- 4-H dog shows are a wonderful learning experience.dog show red award ribbon image by robert mobley from Fotolia.com
The 4-H dog show rules are easily accessible on the Internet. However, they may differ by state and local 4-H community. A competitor should always check with 4-H organizers to be certain that the information is up to date with current regulations for the local as well as the national group. Rules may change at any time and rule books should be able to be acquired via the local organization.
- The general rules and regulations state that all competing dogs must be vaccinated by a licensed veterinarian. The required vaccinations are rabies, hepatitis, distemper, parvovirus and parainfluenza. The handler must present a veterinarian-signed rabies certificate on the day of the competition. Any abuse or appearance of abuse will be considered grounds for disqualification. Bitches that are in heat are not allowed to compete in obedience or showmanship competitions. Sick dogs require veterinarian clearance before they may be allowed to show. Please keep in mind that any show of bad sportsmanship from the handler or the dog may end in dismissal from the show ring.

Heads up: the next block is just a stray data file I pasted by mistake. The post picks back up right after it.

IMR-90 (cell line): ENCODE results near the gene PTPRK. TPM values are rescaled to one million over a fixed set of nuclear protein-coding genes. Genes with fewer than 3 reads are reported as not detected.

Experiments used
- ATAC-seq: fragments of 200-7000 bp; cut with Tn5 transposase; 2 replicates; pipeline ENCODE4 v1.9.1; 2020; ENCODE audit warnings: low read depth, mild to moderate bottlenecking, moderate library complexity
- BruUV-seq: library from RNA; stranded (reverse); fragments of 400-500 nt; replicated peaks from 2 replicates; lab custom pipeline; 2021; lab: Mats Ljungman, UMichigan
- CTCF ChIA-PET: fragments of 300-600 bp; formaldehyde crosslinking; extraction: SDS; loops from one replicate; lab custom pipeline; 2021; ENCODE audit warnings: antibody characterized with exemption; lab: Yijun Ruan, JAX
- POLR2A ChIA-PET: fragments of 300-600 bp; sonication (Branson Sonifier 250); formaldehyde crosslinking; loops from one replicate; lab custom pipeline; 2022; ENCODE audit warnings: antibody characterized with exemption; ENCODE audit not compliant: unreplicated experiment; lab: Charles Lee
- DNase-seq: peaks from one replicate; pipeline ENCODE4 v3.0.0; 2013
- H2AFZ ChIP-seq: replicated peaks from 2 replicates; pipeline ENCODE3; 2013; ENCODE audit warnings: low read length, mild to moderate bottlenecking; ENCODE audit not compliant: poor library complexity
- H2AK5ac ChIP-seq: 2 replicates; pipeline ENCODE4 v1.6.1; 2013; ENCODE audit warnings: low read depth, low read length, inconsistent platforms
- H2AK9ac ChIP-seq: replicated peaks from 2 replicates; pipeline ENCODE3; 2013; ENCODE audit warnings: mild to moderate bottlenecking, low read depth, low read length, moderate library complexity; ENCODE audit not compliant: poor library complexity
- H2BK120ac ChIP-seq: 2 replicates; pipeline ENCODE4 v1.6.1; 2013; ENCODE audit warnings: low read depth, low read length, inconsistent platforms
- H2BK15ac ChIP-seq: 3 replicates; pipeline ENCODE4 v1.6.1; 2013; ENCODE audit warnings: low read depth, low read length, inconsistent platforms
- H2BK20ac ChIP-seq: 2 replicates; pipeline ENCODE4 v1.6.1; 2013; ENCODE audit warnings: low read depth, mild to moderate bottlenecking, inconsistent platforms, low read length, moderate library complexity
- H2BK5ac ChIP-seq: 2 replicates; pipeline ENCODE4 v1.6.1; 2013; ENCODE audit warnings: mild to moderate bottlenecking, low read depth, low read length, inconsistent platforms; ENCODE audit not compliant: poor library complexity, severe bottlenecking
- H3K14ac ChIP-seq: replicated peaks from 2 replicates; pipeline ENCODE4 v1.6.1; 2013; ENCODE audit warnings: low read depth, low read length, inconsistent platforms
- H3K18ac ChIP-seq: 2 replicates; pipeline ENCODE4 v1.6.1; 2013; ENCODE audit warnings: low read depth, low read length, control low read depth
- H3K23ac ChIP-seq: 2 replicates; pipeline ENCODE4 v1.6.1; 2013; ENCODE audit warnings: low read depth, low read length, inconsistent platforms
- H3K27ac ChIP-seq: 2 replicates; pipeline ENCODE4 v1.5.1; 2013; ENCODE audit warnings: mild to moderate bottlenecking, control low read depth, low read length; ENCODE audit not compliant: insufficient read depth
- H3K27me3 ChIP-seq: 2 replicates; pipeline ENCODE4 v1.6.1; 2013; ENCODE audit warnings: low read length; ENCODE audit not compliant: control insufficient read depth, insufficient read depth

- For every competition available, these rules change slightly. There are a few ground rules that cover all of the competitions, though. The dog must be freshly cleaned and free from all external parasites. The skin must not be dry and flaky and the fur must be lacking any knots, mats or trim beyond local regulation. Eyes, ears, claws and teeth should be pristine. The handler must appear to be graceful and well-coordinated with the dog. Clothing should not outshow the dog, though neither should it be something as simple as a beaten pair of tennis shoes, ragged jeans and a T-shirt. Several points will also depend on how well the dog and handler work together as a team. If there is no chemistry between the dog and handler, the team will likely lose points.
- In the ring, there are a few extra rules to keep in mind. Collars must be appropriately sized and in the fashion of a slip, buckle or martingale collar. They must be made of leather, cloth or chain. Any other type of collar will likely result in disqualification. This includes specialized training collars. Leashes also follow this standard and should be 6 feet long. The dog should be on the leash at all times unless the event requires the release of the dog in events such as obedience. Dogs should be commanded clearly and should not require discipline of any sort.